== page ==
Martine J. Reid (nee de Widerspach-Thor) was born in France. After completing her Master’s thesis on the role of salmon on the nineteenth- and twentieth-century Kwakwaka'wakw communities, she moved to British Columbia. While studying at the University of British Columbia, she started to learn Kwakwala from Katherine Ferry Adams, who introduced her to the language and culture and adopted her into her family in 1978.
From 1976 to 1978 she attended several potlatches in the area of Alert Bay (BC). There, she came in contact with a number of people from the Kwakwakka’wakw communities and with their culture.
In 1981 she defended her doctoral dissertation about the Kwakwakka’wakw hamaca (Man-Eater) ritual.
In the 1970s, she received funding from the Urgent Ethnology Program of the Museum of Man in Ottawa to record languages and customs to prevent their loss. As part of this project, Dr. Reid came in contact with Agnes Alfred (or Axuw or Axuwaw) with whom she travelled to different Kwakwakka’wakw communities to visit Agnes’ family. As part of these visits, Martine got in contact with Agnes’ granddaughter, Daisy Sewid-Smith.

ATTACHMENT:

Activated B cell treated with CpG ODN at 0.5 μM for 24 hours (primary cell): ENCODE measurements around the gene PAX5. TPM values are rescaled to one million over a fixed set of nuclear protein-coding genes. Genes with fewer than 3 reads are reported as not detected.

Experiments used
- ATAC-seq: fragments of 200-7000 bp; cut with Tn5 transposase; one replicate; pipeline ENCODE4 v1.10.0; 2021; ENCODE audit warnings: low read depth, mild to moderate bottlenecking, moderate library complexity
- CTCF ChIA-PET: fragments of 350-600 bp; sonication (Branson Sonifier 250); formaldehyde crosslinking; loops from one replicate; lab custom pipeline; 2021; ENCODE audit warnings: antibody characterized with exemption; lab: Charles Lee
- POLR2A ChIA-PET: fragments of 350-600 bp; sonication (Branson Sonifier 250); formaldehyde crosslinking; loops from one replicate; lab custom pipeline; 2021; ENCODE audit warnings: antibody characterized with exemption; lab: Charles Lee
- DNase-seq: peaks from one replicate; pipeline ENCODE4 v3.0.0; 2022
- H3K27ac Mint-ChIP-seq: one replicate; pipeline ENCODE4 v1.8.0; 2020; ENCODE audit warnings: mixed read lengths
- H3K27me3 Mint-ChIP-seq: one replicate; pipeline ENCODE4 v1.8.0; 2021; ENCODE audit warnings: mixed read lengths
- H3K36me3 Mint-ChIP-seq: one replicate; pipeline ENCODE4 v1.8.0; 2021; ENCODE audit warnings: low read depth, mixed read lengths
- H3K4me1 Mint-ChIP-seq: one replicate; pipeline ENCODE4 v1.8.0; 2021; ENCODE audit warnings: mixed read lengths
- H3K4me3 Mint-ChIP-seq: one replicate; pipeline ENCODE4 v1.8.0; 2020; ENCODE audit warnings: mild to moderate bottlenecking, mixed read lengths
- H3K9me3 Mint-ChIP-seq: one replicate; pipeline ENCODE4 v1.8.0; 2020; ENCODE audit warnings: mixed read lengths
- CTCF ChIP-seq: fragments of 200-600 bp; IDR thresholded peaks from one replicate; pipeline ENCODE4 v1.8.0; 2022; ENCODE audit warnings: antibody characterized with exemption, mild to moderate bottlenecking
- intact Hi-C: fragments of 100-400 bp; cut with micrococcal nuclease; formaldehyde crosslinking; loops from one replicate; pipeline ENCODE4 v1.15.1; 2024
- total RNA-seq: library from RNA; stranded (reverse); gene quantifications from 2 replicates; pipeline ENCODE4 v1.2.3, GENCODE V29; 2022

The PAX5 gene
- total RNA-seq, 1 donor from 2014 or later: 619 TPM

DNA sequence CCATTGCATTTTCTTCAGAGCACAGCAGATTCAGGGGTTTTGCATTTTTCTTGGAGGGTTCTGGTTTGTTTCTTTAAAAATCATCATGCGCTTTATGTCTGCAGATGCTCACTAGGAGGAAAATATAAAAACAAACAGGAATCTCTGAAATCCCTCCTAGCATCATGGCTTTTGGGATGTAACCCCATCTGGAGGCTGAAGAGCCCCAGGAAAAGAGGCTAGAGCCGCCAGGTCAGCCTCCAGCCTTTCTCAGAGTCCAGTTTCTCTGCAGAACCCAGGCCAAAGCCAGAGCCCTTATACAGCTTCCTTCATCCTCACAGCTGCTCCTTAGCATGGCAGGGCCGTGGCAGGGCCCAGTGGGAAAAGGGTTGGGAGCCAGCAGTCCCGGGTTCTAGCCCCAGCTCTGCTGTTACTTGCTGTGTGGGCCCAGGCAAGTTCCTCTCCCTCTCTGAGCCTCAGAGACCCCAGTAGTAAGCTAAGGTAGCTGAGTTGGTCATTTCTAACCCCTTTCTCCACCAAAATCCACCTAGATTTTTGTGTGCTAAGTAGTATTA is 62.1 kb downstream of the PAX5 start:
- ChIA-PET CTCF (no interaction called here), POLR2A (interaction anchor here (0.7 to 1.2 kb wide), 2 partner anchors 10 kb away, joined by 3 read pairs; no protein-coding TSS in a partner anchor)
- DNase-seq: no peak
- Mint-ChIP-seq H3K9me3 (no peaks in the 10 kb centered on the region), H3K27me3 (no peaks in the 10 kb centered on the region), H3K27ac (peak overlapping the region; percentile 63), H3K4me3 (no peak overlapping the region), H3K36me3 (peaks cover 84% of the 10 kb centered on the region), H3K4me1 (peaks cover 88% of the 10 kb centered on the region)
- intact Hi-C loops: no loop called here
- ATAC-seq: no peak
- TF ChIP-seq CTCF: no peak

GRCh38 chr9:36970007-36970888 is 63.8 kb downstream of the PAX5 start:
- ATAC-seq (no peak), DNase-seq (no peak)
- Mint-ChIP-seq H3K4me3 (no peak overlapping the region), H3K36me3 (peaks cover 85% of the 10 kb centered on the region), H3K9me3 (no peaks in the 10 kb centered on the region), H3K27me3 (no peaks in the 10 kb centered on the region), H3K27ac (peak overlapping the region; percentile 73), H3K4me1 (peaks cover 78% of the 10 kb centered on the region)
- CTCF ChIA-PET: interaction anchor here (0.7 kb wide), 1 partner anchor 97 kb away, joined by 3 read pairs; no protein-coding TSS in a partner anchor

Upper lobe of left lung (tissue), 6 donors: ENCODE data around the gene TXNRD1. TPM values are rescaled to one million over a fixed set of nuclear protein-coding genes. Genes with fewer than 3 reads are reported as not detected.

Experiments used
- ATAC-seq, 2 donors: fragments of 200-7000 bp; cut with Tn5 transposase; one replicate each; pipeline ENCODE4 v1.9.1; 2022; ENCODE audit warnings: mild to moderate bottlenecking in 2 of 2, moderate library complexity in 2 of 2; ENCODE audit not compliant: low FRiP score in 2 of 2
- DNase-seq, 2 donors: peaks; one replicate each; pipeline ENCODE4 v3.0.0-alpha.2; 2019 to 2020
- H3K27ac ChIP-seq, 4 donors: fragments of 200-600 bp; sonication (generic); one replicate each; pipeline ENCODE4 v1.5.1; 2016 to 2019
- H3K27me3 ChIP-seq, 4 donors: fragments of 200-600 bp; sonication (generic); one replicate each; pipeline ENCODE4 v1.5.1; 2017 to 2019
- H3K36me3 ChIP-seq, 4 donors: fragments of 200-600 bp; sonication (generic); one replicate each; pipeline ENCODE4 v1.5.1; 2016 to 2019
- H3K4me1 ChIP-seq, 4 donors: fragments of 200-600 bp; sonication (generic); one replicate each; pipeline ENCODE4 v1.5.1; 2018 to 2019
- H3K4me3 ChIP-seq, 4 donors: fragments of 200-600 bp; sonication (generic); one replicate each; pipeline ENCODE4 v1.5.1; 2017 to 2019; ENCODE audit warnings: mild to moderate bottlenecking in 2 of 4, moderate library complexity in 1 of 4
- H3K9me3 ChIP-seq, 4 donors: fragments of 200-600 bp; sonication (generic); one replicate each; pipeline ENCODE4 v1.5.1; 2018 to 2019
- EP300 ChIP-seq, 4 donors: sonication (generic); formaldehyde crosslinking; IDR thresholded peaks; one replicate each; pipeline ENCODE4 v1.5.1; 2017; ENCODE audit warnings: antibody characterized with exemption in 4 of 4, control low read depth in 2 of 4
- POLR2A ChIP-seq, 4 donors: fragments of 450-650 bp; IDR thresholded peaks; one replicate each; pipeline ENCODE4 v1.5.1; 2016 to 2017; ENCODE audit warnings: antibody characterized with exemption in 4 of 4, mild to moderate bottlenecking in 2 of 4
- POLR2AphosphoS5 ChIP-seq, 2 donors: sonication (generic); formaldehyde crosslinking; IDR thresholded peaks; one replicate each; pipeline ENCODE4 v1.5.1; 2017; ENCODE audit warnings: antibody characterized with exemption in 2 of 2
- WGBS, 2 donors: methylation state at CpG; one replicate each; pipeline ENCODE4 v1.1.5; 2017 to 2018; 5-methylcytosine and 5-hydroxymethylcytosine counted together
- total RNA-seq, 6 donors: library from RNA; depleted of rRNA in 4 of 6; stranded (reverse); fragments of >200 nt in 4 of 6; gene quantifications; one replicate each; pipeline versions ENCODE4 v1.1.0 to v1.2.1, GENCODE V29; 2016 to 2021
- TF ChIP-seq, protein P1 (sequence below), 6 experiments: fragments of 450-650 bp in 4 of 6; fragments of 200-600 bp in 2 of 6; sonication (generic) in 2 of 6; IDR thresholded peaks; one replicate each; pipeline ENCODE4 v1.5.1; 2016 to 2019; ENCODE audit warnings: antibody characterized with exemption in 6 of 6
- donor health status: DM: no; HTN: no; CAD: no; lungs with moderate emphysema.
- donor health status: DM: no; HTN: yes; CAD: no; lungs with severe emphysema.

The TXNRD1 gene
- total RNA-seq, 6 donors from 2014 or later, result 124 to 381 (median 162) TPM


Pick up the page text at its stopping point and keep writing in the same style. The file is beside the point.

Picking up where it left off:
Between 1979 and 1980 and in 1983 and 1985 Daisy and Martine recorded and translated Agnes’ memoirs. From then until the late 1990s, they put a hold in their project for personal and work-related reasons. In the late 1990s, Daisy and Martine resumed their work, which lead to the publication of Paddling to Where I Stand.
Between 1979 and 1983, Martine worked at the Department of Anthropology at the University of British Columbia. There, she lectured in the areas of Anthropology, Ethnography, and First Nations studies. She also participated in several art-related projects in the 1980s, 1990s, and early 2000s. She did some consulting projects for the Ministry of Indian and Northern Affairs and for the Native Investment Trade Association.
From 2008 to 2012, she was the Director of Content and Research, and Curator at the Bill Reid Gallery. Then, she became the Honorary Chair of the Bill Reid Foundation.